______________________________________Node               Status______________________________________C4                 LowRMDB               High (write)C2                 LowDIR-- RD      High (inactive)DBRM               HighDIR-- WRT     High (inactive)C1                 HighB1                 LowC3                 LowDARMRN             HighDA(7:0)            0010 0000 (20 Hex)DARMAD             HighBIT-- ADR     High (inactive)DIR#ADR            Low (active)______________________________________

Thus the RDEN (read enable) output is high because both inputs to NOR gate 302 are low; the output CSL is high because the DBRM input to NAND gate 304 is high and the DIR-- WRT input to OR gate 305 also is high; LDR1, LDR0, and LDRN are all low due to the high output of NOR 308 which has inputs C3 (low) and AND gate 306 (low) due to inputs B1 (low) and C1 (high). LDDAD is high due to DIR-- ADR low and BIT-- ADR high which has NOR gate 310 high and thus passing C1 (high) to NOR gate 312. LDBAD is low due to the high BIT-- ADR driving NOR gate 314 low and thus pulling down the input to inverter 316.

FIG. 12 illustrates the signals COL-- PCH (column precharge), ROW-- ENA (row enable), and ROW-- DIS (row disable) generated from C1-C4 in RAM-- CNTL (see the righthand portion of FIGS. 3a and 3b); FIG. 11 also illustrates these signals but not with as much timing detail. For C1 high and C2-C4 low, NOR gate 380 is low and NOR gate 381 is high, thus transmission gates 384 passes C2 (which is low) to NOR gate 386 and NAND gate 388. Hence, NAND gate 388 is high, and thence NOR gate 386 is also high. This implies COL-- PCH is low, ROW-- ENA is also low, and ROW-- DIS is high. Now when C1 goes low and C2 goes high, the latch formed by NOR gates 380-381 does not change state and the high C2 pases transmission gates 384 to drive NOR gate 386 low and thence NAND gate 388 low. Thus COL-- PCH and ROW-- ENA switch high and ROW-- DIS switches low. Next, when C2 goes low and C3 goes high, the 380-381 latch changes state to pass C4 rather than C2 (both are low) to NOR gate 386 and NAND gate 388. Thus COL-- PCH and ROW-- ENA both switch back low, and ROW-- DIS switches back high. Lastly, when C3 goes low and C4 goes high, latch 380-381 retains its state, but COL-- PCH and ROW-- ENA again switch high and ROW-- DIS returns low. In summary:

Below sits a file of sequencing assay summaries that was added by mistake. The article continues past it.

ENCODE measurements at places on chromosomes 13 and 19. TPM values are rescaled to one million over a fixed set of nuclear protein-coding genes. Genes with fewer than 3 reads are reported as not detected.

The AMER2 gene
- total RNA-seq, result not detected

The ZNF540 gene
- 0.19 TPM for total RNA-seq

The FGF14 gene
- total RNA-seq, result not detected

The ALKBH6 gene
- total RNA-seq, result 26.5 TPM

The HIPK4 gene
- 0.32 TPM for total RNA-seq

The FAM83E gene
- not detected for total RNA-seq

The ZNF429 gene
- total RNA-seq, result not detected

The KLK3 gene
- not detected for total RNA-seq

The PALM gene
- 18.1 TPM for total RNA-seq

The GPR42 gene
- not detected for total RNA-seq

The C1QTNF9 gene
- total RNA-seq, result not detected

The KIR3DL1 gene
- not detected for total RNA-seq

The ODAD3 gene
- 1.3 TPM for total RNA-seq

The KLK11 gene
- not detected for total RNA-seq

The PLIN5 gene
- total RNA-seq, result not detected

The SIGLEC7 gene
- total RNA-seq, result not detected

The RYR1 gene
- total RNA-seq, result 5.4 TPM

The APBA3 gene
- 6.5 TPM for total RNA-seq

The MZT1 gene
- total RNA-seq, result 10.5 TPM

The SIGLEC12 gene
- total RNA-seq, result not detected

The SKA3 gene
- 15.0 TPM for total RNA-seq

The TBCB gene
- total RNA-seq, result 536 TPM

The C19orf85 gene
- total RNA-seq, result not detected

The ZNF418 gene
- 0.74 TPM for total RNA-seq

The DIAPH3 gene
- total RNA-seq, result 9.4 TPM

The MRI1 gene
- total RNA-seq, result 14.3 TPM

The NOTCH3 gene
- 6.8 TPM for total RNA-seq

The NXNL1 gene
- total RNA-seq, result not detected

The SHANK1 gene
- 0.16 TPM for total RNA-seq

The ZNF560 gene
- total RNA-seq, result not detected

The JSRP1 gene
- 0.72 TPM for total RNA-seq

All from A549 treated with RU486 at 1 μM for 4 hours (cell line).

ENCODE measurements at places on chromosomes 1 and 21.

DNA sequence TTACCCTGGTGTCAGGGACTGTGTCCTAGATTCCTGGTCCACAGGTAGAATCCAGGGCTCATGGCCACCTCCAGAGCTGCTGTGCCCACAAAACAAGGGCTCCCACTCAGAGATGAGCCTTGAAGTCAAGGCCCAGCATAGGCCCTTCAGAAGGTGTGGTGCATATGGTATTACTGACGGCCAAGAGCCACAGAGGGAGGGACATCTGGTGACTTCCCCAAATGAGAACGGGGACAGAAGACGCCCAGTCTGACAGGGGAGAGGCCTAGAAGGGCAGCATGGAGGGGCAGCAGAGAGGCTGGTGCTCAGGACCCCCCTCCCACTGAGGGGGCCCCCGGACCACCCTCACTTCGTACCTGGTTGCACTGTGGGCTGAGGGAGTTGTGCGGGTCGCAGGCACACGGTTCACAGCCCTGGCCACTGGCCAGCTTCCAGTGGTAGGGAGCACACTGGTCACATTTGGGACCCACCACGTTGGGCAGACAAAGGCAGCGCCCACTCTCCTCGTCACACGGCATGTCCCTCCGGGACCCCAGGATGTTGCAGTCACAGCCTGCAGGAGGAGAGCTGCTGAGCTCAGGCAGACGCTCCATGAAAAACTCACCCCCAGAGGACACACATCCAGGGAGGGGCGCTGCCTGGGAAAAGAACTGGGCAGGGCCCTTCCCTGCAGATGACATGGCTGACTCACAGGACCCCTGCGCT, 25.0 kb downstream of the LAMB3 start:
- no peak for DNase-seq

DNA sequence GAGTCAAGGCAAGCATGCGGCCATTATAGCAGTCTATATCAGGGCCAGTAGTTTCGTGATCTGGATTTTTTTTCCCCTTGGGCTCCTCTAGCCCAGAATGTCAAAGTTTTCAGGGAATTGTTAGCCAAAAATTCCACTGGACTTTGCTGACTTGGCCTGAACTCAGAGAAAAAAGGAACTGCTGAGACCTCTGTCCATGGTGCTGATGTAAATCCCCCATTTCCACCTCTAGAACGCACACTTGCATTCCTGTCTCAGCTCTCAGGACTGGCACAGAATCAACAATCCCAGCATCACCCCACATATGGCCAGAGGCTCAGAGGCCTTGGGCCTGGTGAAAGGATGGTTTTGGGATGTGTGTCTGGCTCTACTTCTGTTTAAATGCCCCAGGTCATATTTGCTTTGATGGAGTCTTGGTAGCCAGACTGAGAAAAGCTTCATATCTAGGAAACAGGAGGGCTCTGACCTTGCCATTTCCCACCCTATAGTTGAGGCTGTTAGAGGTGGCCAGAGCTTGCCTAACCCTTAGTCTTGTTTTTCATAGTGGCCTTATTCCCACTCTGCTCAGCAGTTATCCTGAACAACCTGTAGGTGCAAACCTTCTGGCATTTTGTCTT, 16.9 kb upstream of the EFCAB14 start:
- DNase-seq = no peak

______________________________________High Subinterval       COL-- PCH                  ROW-- ENA                             ROW-- DIS______________________________________C1          0          0          1C2          1          1          0C3          0          0          1C4          1          1          0______________________________________

Twice each machine cycle (C2 and C4) the row decoders are active as shown in FIG. 11. Note that because the low-to-high transition of ROW-- ENA follows the low-to-high transition of COL-- PCH by the propagation delay through three inverters and a NAND gate and because the high-to-low transition of COL-- PCH follows the high-to-low transition of ROW-- ENA by the propagation delay through three inverters and a NOR gate, the active low of COL-- PCH does not overlap the active high of ROW-- ENA.

The high LDDAD (load direct address) and low LDRN, LDR0, LDR1, and LDBAD during C1 high (and thus C4 low) imply the transmission gates 420 on the input busses DA(7:0), R0(7:0), and R1(7:0) in the lefthand portion of FIG. 4 (RAM-- COL-- SEL) pass D0 to feedback loop 440, D3 to feedback loop 441, and D4 to feedback loop 442. Note that the bits of DA(7:0) are labelled D7, D6, . . . D1, D0, the bits of R0(7:0) are labelled R0(7), R0(6), . . . R0(1), R0(0), and the bits of R1(7:0) are labelled R1(7), R1(6), . . . R1(1), R1(0). The feedback loops 440-442 use inverters with relatively small gate width to length ratios, so the signals on the address bus (and R0 and R1 if the related transmission gates were conducting) drive the feedback loops 440-442 into the states corresponding to D0, D3, and D4, respectively. Note that the feedback loops 440-442 hold their states until the next machine cycle C1 high that will activate some of the transmission gates 420. NAND gates 450-453 decode the D3-D4 from feedback loops 441-442 to generate the column select signals are nodes CS0-CS3. In this example, the address 20 Hex on DA(7:0) equals 0010 0000, so D3=0 and D4=0 and thus CS0 is high and CS1-CS3 are all low. This is the column select (see FIG. 9) in array RAM-- ARRAY of the column pairs COL(0)-COL(1) and COL(8)-COL(9). Of course, once LDDAD goes low, the feedback loops 440-442 are isolated from the input nodes and retain the address data until the next C1.